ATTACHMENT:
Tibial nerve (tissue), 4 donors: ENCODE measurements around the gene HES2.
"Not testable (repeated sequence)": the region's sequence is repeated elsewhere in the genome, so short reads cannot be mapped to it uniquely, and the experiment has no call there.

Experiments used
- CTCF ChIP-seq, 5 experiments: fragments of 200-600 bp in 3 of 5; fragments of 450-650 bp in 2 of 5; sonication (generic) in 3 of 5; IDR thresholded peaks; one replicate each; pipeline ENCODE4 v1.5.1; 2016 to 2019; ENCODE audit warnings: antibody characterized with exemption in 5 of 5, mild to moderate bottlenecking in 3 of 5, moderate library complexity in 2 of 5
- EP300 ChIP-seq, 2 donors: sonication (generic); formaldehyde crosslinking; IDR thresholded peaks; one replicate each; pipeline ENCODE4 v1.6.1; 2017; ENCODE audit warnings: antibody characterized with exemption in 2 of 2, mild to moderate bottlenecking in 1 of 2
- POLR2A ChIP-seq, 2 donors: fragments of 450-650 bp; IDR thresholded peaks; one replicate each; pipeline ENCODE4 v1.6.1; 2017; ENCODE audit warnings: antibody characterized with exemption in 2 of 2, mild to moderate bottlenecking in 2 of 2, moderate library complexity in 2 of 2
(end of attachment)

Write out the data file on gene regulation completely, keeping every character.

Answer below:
Tibial nerve (tissue), 4 donors: ENCODE measurements around the gene HES2.
"Not testable (repeated sequence)": the region's sequence is repeated elsewhere in the genome, so short reads cannot be mapped to it uniquely, and the experiment has no call there.

Experiments used
- CTCF ChIP-seq, 5 experiments: fragments of 200-600 bp in 3 of 5; fragments of 450-650 bp in 2 of 5; sonication (generic) in 3 of 5; IDR thresholded peaks; one replicate each; pipeline ENCODE4 v1.5.1; 2016 to 2019; ENCODE audit warnings: antibody characterized with exemption in 5 of 5, mild to moderate bottlenecking in 3 of 5, moderate library complexity in 2 of 5
- EP300 ChIP-seq, 2 donors: sonication (generic); formaldehyde crosslinking; IDR thresholded peaks; one replicate each; pipeline ENCODE4 v1.6.1; 2017; ENCODE audit warnings: antibody characterized with exemption in 2 of 2, mild to moderate bottlenecking in 1 of 2
- POLR2A ChIP-seq, 2 donors: fragments of 450-650 bp; IDR thresholded peaks; one replicate each; pipeline ENCODE4 v1.6.1; 2017; ENCODE audit warnings: antibody characterized with exemption in 2 of 2, mild to moderate bottlenecking in 2 of 2, moderate library complexity in 2 of 2